vidual growth plans that specify beginning teachers’ plans for learning more about particular teaching practices, school or district initiatives, or other teaching challenges.
Mentors are expected to be experienced teachers who, ideally, teach the same subject or grade level in the same building as the entry-year teacher. Mentors receive training in the PATHWISE Induction Program-Praxis III Version, and their service as mentor teachers can be part of their individual professional development plans that count toward licensure renewal.
The Praxis III assessment, which is designed to be used across content areas, employs three data collection methods: direct observation of classroom practice, written materials prepared by the beginning teacher describing the students and the instructional objectives, and interviews structured around classroom observations. As part of the assessment, the beginning teacher provides written documentation about the general classroom context and the students in the class. During the observation, assessors view the teacher’s practices and decisions in the classroom. Semistructured interviews with the beginning teacher before and after the observation provide assessors with an opportunity to hear the teacher reflect on his or her decisions and teaching practices and to evaluate the teacher’s skill in relating instructional decisions to contextual factors. Observers are trained in observation, interpretation, and scoring of the performance assessment data.
Praxis III has been piloted for seven years in Ohio but has not yet been used for making high-stakes licensure decision. In January 2000 the State Board of Education set passing scores on Praxis III. Since Praxis III has not yet been used operationally, the available research consists of content-related evidence of validity collected as part of the test development process. The content and knowledge base covered by the PATHWISE Induction Program-Praxis III was identified by ETS through an extensive series of studies that included job analyses, a review of the literature, and a compilation of teacher licensing requirements in all 50 states. Reports on the development work for Praxis III and PATHWISE are available through ETS (Dwyer, 1994; Wesley et al., 1993; Rosenfeld et al., 1992a; 1992b, 1992c).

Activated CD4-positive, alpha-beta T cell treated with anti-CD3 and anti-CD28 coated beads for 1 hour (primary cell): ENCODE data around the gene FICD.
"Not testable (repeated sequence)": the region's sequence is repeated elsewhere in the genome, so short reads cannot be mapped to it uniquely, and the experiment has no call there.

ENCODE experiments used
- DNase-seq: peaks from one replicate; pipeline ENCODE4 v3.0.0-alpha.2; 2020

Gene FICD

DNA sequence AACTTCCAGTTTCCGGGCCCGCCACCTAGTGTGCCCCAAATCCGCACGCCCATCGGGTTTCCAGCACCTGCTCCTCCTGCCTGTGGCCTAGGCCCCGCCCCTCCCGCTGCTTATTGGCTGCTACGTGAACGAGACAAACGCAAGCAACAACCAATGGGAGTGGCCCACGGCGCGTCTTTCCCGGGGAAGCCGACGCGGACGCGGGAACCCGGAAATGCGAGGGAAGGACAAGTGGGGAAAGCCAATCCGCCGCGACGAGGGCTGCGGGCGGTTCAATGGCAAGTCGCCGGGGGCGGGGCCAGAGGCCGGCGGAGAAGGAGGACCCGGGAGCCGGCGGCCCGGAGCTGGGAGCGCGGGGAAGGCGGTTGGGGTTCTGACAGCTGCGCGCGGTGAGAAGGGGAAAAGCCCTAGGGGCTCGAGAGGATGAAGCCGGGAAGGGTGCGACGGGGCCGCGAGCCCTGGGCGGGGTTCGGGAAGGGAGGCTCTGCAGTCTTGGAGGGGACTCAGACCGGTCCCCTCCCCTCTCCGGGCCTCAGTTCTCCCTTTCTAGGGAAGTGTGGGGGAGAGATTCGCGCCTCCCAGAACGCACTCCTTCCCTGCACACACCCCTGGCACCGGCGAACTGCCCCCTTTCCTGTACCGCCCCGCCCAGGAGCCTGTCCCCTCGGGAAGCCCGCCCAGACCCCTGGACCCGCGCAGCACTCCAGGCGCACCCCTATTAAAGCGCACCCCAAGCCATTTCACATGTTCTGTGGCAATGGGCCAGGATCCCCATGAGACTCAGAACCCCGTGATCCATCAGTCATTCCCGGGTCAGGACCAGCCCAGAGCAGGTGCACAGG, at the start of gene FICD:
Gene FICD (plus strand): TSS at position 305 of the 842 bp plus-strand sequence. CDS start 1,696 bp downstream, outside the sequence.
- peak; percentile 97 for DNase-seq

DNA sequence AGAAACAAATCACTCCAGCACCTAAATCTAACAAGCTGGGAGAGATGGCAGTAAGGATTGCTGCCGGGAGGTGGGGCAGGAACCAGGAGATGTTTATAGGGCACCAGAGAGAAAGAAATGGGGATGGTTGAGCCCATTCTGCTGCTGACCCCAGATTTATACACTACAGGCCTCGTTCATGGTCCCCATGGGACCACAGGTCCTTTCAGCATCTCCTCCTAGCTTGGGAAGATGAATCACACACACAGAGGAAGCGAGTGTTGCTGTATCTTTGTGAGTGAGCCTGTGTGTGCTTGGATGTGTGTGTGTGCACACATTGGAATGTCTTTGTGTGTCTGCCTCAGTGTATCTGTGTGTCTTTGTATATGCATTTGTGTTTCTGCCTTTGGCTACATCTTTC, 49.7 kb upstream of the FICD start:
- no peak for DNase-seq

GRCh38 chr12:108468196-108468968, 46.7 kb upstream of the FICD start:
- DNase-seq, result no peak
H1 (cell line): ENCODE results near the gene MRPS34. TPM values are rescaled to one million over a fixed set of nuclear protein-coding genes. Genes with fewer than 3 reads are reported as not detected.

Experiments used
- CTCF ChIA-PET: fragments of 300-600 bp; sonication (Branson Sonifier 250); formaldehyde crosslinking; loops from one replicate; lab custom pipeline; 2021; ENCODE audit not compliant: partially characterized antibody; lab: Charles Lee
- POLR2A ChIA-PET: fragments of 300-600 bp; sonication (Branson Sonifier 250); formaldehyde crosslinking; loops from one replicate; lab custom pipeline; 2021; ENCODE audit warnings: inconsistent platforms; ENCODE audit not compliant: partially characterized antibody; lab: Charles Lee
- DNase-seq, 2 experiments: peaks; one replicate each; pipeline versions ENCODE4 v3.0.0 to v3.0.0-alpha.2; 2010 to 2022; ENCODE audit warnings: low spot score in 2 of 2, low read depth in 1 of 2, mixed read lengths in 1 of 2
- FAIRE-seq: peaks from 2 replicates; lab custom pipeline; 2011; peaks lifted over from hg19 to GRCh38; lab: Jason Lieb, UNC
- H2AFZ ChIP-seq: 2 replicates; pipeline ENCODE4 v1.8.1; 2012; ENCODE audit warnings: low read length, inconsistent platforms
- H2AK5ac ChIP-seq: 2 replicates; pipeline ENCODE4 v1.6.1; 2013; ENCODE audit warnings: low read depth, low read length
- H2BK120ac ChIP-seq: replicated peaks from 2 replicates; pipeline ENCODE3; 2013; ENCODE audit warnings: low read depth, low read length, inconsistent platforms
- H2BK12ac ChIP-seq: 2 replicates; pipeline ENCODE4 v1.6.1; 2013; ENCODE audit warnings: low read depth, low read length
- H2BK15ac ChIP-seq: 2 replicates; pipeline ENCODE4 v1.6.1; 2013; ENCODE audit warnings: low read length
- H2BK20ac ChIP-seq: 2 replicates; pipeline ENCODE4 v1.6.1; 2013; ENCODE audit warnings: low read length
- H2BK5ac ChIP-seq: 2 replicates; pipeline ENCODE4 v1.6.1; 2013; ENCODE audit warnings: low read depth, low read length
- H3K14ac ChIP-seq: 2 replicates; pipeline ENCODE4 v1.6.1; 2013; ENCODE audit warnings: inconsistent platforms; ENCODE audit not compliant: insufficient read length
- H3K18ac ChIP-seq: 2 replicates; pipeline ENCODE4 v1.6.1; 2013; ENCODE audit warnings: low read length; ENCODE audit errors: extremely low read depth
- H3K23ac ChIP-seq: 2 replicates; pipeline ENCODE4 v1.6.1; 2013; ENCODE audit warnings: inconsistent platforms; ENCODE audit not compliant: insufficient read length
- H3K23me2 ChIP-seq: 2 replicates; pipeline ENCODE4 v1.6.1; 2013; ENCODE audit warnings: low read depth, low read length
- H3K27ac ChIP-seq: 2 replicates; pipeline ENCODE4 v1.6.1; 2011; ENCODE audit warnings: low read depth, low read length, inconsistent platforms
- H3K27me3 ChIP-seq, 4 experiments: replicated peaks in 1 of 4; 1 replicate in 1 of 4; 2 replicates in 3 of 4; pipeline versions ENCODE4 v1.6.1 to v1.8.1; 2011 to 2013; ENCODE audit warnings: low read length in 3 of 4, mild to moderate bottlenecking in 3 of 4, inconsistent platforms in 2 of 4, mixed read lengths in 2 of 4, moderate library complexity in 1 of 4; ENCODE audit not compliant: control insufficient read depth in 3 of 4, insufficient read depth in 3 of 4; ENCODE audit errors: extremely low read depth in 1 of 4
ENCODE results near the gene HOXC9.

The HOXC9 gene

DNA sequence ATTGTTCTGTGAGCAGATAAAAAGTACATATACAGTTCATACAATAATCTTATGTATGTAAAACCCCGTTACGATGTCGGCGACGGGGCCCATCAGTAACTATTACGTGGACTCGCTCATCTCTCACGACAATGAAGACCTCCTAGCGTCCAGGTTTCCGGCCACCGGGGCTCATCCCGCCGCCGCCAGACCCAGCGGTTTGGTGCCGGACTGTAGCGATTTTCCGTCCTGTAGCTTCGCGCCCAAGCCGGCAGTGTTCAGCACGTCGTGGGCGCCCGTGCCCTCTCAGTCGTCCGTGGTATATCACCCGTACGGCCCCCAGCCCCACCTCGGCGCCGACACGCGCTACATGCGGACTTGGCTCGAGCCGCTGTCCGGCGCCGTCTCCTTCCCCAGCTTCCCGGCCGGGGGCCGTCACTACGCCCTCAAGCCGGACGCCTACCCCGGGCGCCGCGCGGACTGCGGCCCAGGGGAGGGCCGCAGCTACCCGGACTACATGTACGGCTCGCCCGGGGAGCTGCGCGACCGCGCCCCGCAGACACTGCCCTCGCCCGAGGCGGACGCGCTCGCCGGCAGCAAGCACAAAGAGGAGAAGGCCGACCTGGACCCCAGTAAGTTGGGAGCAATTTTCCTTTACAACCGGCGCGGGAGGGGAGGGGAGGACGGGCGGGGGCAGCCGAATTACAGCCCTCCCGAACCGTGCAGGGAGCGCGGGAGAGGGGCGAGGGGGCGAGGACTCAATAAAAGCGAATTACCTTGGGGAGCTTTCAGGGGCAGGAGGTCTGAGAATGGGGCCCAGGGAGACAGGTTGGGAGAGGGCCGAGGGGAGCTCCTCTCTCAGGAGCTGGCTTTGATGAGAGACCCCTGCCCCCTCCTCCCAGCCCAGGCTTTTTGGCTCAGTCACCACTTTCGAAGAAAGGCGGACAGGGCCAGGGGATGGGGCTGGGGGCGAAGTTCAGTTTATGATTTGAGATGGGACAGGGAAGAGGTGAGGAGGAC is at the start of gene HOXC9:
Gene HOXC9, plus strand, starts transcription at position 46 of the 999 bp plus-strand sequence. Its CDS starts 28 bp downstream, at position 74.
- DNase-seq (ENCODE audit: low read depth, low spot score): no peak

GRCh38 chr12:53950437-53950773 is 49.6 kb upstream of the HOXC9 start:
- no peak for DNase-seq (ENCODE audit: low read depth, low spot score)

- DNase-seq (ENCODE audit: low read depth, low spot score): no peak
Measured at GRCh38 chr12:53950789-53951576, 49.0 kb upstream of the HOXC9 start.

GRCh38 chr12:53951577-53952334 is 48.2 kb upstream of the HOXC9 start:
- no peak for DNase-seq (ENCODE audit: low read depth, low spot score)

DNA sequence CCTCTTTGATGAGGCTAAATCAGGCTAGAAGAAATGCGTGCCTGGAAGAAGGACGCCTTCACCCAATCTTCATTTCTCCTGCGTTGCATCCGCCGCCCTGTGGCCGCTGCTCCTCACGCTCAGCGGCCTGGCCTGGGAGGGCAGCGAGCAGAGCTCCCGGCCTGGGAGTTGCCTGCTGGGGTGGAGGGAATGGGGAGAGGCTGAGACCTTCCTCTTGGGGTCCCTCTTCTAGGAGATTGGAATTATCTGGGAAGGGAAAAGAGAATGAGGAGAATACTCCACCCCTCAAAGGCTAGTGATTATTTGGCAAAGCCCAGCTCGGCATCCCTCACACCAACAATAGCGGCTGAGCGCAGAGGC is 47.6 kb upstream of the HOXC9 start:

School districts in Ohio are expected to develop and implement their own plans for entry-year programs in accordance with state guidelines and with financial support provided from the state. Several districts in Ohio have had comprehensive induction programs in place for a number of years. For example, the Cincinnati School District has had a peer review and induction program in place since 1985, although it is undergoing change to adapt to the new state requirements. Cincinnati’s program is mentioned here because it provides an example of a district developing its own induction and evaluation system and because it shares some common features with the system Ohio plans to implement statewide.
Cincinnati’s system has components aimed at teacher preparation, teacher